On Tuesday evening, 2nd July, after work, I went to pick strawberries at the Horsforth Pick Your Own fields. At the weighing counter I was directed to a far away field and told that this was where the 'Superb' strawberries could be found. Maybe the adjective used was 'Magnificent'. The man behind the counter must have a different dictionary to me. I would have used the words 'Barely Adequate' myself. Mostly the fruit was unripe or gone over. However, if I was to end up with 4 lbs of strawberries, I could not afford to be fussy. My one requirement was that they were mostly red, but even then it seemed like every strawberry was an effort. I was not helped by feeling dizzy every time I stood up, occasionally seeing brown swirling patches before my vision cleared. It being past six, I was the only person in the field and fainting would have been a poor choice. Despite all this, I ended up with a basketful which, when weighed, came to over 6 lbs - so I have enough for apple and strawberry wine later in the year. I am dubious about the quality, though.

The Pick Your Own Field with 'Superb' Strawberries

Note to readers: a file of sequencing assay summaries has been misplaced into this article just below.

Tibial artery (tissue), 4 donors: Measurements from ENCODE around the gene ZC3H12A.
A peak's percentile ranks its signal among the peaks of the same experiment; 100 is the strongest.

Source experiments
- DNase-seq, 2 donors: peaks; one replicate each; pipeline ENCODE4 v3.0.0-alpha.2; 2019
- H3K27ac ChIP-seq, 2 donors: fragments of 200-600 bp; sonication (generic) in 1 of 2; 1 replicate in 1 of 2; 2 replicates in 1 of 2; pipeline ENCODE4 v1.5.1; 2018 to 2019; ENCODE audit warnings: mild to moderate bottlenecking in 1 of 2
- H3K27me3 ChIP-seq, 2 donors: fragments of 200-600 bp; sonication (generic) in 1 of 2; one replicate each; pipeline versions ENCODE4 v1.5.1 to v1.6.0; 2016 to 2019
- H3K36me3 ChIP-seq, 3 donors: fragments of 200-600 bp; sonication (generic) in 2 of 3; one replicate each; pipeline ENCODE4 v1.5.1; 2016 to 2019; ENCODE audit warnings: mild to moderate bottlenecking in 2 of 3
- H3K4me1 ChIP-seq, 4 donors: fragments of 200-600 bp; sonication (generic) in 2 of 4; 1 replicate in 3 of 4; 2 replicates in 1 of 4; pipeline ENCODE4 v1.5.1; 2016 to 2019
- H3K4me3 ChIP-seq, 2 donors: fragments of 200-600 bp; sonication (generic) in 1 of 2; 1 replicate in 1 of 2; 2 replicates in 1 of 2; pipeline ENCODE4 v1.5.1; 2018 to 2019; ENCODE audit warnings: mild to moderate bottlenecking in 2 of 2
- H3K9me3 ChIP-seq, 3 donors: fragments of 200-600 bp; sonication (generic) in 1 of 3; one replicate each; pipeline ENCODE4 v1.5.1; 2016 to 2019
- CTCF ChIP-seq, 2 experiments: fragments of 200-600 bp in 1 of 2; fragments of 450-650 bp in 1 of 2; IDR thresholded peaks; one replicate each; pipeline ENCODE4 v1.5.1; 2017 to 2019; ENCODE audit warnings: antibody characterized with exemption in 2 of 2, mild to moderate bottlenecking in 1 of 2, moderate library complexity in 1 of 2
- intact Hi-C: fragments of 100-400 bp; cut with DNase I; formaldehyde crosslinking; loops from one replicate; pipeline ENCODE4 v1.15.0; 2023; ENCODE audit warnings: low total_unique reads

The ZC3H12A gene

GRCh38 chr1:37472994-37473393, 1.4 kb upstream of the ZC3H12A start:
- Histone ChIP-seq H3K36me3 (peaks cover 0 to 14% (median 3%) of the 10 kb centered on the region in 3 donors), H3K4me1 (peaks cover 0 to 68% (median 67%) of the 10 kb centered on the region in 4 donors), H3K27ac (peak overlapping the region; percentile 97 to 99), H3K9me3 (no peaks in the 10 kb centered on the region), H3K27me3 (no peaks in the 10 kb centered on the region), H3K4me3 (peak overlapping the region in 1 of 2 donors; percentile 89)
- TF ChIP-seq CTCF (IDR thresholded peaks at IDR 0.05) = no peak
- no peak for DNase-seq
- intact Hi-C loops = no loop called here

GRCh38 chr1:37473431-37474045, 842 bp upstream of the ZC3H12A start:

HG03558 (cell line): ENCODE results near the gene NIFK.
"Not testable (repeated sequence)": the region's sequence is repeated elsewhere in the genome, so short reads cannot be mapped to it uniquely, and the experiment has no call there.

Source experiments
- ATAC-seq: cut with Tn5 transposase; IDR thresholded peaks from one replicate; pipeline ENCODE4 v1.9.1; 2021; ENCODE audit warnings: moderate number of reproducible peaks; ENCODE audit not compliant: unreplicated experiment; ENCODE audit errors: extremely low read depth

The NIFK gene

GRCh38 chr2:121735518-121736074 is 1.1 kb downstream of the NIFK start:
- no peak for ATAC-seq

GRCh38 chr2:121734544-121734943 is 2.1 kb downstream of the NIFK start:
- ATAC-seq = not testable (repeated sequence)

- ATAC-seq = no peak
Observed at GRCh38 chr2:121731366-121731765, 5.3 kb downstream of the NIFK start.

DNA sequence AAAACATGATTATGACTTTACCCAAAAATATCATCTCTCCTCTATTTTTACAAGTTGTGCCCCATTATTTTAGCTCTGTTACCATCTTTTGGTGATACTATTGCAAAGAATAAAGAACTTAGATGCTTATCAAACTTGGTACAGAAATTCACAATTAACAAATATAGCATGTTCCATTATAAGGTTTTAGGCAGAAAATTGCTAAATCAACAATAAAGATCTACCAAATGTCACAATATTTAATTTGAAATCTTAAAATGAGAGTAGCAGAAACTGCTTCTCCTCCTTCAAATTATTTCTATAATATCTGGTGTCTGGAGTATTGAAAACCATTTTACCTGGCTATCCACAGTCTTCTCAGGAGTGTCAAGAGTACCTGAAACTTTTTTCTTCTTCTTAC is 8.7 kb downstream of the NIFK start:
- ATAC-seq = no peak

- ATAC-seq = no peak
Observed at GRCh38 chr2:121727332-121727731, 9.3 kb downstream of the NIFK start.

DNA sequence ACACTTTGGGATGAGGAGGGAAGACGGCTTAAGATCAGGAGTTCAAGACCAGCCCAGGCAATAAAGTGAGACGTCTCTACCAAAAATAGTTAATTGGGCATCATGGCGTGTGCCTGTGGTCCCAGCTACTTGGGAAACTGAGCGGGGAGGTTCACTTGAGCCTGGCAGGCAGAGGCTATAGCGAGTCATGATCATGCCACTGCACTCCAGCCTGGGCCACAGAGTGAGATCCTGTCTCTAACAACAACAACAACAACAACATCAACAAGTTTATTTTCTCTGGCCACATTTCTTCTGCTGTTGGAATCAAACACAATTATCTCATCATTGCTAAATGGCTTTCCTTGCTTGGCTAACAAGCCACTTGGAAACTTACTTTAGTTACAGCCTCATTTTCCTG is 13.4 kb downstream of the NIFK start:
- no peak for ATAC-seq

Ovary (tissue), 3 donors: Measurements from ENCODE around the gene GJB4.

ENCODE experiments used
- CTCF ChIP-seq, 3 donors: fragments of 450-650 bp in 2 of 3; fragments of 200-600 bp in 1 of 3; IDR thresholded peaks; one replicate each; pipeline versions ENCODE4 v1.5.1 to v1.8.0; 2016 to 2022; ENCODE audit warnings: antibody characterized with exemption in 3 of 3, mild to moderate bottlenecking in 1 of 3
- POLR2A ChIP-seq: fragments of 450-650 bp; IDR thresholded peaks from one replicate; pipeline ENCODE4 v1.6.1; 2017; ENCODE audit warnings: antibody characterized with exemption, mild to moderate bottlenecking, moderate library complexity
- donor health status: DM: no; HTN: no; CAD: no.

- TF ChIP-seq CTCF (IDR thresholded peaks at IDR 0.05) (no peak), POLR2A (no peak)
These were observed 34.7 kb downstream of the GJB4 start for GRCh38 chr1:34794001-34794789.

Mashing 4 lbs of (hulled) strawberries took longer than it should and I don't think the fruit was ripe enough. If this wine turns out badly, this will be why.

My basket of strawberries
To the 4 lbs of mashed strawberries, I added 4 pints of boiling water. The following evening, 3rd July, I strained the liquid into a demijohn and stored the fruit in a sterilised bowl. I poured 2 pints of cold water over the fruit and let it sit for about an hour. Next I poured the strained liquid back into my (washed and re-sterilised) bucket and then strained the fruit again from the new liquid, pouring the liquid into the bucket and discarding the fruit. At this point I put 3 lbs of sugar into the bucket and a teaspoon each of yeast, nutrient, pectolase and tannin. Wednesday was a busy evening!

Giving the strawberries a wash
I left the wine until Saturday, giving it a daily stir. Saturday evening was meant to be spent playing in a concert, but the piece I was meant to play in - Fauré's Requiem - got cancelled at the last minute, so I put my wine into its demijohn instead. The wine is far less red than usual and this year it is brick-red rather than post-box red. I am not hopeful.
Strawberries in my bucket
I racked this on 15th August and by that point was became more hopeful as the small taste I got was fine. I added over half a pint of water with 2 oz sugar dissolved.

A few tiny strawberries from our garden that I put in
On bottling, which happened on 12th March, this wine has turned into something rather good. Maybe a less distinctive strawberry hit than usual - but definitely akin to wine.